Monitoring and managing the health of technical systems with advanced diagnosis and prognosis benefits from fleet analytics: insights on the degradation of other but similar systems help, e.g., to forecast actual issues for predictive maintenance as does detecting and correcting anomalies in usage profiles helps to prevent undue wear and tear. Successes in this field usually depend on the similarity of the fleet’s systems: although not necessarily equal, they need to have alike key characteristics, e.g., in the way they age, such that observations on one or many systems constitute an expectation for others.
We introduce fleet-based system health assessments that complement such approaches by reasoning on differences, e.g., those introduced by interventions like upgrades. Given that such change is the only constant for many of today's complex systems, we believe that our addition to health assessment is necessary to cope with the variation in systems that fleet operators face over the lifecycles of all systems.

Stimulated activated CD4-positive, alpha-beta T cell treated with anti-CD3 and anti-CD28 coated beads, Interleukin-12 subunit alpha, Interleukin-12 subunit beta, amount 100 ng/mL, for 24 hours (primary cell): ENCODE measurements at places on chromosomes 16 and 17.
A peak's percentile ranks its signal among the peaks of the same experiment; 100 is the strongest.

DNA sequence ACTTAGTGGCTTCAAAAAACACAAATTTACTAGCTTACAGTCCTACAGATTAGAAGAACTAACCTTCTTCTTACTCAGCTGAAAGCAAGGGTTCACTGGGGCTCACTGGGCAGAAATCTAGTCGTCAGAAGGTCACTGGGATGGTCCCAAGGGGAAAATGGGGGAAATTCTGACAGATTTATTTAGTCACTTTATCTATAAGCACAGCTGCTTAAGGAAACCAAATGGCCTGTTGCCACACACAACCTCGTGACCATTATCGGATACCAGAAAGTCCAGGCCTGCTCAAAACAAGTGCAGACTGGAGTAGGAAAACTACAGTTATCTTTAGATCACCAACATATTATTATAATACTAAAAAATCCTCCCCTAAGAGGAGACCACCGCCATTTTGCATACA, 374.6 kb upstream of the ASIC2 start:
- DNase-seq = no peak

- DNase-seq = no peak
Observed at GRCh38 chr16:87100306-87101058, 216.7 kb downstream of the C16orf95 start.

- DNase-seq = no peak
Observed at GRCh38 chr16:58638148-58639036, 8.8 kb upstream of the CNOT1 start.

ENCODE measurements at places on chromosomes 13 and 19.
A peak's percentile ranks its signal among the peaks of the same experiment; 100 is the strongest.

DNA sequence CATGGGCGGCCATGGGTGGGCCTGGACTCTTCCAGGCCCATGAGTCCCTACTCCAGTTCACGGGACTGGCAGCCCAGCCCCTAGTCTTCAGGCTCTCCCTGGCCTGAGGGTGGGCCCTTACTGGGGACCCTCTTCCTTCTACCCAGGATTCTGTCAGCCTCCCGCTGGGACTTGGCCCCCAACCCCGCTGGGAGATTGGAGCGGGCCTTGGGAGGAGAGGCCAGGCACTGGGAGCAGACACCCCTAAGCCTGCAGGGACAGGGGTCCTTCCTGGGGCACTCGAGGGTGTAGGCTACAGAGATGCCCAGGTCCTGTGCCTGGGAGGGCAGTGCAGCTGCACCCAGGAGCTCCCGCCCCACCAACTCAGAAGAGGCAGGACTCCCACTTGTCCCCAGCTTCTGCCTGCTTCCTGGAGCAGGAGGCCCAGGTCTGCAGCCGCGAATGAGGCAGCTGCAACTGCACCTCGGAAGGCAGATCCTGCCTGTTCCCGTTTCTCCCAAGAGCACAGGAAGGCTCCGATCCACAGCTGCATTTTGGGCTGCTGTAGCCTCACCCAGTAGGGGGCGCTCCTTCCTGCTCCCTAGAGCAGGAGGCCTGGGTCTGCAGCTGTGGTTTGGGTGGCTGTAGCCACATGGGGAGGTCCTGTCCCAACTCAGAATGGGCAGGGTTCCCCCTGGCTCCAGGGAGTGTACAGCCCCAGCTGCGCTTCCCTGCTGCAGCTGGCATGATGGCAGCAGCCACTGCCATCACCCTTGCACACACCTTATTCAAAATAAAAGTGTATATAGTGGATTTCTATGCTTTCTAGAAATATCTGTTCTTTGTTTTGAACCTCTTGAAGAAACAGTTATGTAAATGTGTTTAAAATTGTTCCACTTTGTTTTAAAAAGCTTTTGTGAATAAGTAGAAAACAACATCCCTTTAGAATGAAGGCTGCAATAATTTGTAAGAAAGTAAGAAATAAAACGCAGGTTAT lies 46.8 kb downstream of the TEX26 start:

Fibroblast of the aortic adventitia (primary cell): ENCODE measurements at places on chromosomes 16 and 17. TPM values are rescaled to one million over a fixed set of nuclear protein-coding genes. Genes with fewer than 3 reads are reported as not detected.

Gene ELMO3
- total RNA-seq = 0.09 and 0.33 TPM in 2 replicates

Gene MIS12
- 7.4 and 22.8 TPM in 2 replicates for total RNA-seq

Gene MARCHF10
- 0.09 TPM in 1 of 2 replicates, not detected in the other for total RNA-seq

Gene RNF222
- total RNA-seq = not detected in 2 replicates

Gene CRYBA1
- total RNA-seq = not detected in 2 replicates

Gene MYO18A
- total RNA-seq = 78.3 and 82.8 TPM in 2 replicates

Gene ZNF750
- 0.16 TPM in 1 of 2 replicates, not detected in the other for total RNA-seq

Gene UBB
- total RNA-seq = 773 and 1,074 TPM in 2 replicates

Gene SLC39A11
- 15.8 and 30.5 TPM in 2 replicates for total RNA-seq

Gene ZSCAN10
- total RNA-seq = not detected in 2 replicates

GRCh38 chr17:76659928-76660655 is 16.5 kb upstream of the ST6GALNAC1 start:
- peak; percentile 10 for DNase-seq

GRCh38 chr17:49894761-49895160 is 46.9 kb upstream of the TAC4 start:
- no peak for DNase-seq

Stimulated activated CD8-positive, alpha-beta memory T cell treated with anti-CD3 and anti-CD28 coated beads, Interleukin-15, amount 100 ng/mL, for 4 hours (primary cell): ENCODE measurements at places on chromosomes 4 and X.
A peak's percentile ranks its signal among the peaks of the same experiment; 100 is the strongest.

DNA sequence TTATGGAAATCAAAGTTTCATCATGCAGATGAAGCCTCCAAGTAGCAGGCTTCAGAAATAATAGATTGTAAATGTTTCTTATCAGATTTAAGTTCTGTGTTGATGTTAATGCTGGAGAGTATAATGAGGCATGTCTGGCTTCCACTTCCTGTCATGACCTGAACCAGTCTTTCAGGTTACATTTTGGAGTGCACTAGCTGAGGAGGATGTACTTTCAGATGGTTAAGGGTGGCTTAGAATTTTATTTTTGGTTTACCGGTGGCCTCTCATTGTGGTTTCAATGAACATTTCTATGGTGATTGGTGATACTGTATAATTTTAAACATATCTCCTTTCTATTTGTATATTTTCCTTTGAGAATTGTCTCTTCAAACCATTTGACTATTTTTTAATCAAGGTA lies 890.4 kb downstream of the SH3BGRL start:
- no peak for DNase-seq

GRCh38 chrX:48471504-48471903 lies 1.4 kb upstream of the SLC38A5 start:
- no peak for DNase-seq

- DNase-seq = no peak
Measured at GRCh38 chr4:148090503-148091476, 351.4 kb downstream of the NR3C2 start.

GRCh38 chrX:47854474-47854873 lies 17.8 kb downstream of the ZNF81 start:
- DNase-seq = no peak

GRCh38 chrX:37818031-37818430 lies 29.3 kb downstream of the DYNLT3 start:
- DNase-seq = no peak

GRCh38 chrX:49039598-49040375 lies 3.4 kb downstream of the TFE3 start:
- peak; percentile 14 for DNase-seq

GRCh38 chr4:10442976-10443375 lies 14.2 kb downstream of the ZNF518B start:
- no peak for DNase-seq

Technically, our approach is based on probabilistic reasoning. The related modeling and inference techniques allow us to incorporate insights from past observations in individual systems, but also from comparable systems and, at the same time, they permit comparisons between parts of the fleet and estimate possible effects of existing differences. Our work shows that especially such comparisons are valuable for fleet health management over long lifecycles that is typically linked to continuous improvement processes.
How to Cite
System Health, Predictive Health Management, Fleet Analytics
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